As if I really needed any further evidence against the Evil Empire, this really makes it strike home just how much Micro$oft has been gouging the world with its overcharging for inferior product.
Last week, my friend Mike was talking about a really cheap, small new PC on the market that will run Windows. Sort of wanting to be able to play Empires in Arms but definitely not wanting to pollute my Mac with Windows, I thought I’d take a look.
Well, that turned out to be a problem…
The Asus EeePC
is apparently the hottest selling piece of technology that company has ever made. Being a total Mac geek, I never really heard any of the buzz because I couldn’t be bothered. But after seeing it online on the NewEgg
website, I spent practically the entire weekend reading reviews, watching podcasts and generally studying up on the device. I liked what I saw so much, that I ordered one and it came today; here are the unboxing photos. Note the 6-inch steel ruler in most shots for size comparison; this thing really is small and surprisingly sturdy and well-made.
Take note: this is the first non-Apple computer I’ve bought in over 25 years. I wish Apple had come out with a cheap, portable device like this rather than the beautiful if somewhat crippled and definitely pricey MacBook Air.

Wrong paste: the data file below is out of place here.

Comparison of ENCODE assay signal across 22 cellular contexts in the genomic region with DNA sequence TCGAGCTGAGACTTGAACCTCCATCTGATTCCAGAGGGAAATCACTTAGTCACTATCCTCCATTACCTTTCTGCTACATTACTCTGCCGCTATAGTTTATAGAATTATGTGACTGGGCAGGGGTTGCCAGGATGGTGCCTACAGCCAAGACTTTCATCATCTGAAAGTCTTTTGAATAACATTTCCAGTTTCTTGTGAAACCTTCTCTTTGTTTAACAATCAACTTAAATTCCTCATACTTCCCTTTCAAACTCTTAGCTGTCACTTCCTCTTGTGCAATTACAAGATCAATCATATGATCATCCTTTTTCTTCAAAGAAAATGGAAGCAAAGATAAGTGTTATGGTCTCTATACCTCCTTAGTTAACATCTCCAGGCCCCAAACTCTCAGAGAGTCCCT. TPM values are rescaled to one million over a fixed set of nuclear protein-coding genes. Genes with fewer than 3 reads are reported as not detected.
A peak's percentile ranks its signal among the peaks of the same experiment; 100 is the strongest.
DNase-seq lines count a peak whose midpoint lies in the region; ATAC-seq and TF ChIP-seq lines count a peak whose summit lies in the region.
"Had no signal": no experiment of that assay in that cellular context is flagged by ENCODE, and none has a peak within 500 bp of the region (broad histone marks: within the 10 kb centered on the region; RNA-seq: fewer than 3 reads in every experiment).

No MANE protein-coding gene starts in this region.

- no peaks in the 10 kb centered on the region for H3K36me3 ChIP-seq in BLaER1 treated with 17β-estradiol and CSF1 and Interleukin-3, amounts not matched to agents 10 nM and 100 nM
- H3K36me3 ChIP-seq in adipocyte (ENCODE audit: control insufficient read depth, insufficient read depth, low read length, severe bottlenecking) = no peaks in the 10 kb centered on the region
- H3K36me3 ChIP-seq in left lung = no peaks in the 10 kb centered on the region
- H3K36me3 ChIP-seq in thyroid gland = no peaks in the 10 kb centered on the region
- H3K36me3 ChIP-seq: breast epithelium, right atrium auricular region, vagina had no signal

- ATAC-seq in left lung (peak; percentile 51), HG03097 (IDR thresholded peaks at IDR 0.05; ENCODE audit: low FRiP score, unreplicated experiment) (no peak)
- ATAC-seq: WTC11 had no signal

My research got me thinking about how this little, 2 pound, solid-state computer essentially has everything you need to get on the internet and do light work—for only a couple hundred bucks (my top-of-the-line model 4G cost $399.00). The research also got me really
into the world of Google (especially Google Docs)—but that’s another story.
So far, this little guy pleases. It’s so handy and “forced perspective” speedy (it takes less than 30 seconds to boot up). However, I’m not yet convinced I could use it as my real mobile computer solution, especially since I value my Mac ease of use so highly. Time will tell—though I’m fast learning that Linux is not
for the faint of heart. I’m sure I’ll have to switch it over to Win XP, which it supposedly handles quite well.
You’ll have to stay tuned to read more about my adventures with this little guy. I’ve already been reading up on how to make a bootable windows sytem on an SD card, and am even now downloading a disc image of —believe it or not—a MacOS X install for it!
While I was away in Japan, T-mobile finally came out with the Sidekick 3 phone—so I bought one. It’s pretty cool, and especially the flip-out screen revealing a luxuriously large keyboard. Since what I mostly do on the move is email, it made more sense than the Treo. I have to sell it on eBay now…
Anyway, one of the fun things I discovered after becoming a Sidekick user was a site that lets you post items instantly to a blog. You can attach pictures from the (fairly mediocre) camera on the phone and everything. So, I’ve added a link in the navigation called “dpk mobile journal” to give you easy access to it. If the mood strikes me, I post things “in the moment” from wherever I happen to be. Check it out sometime!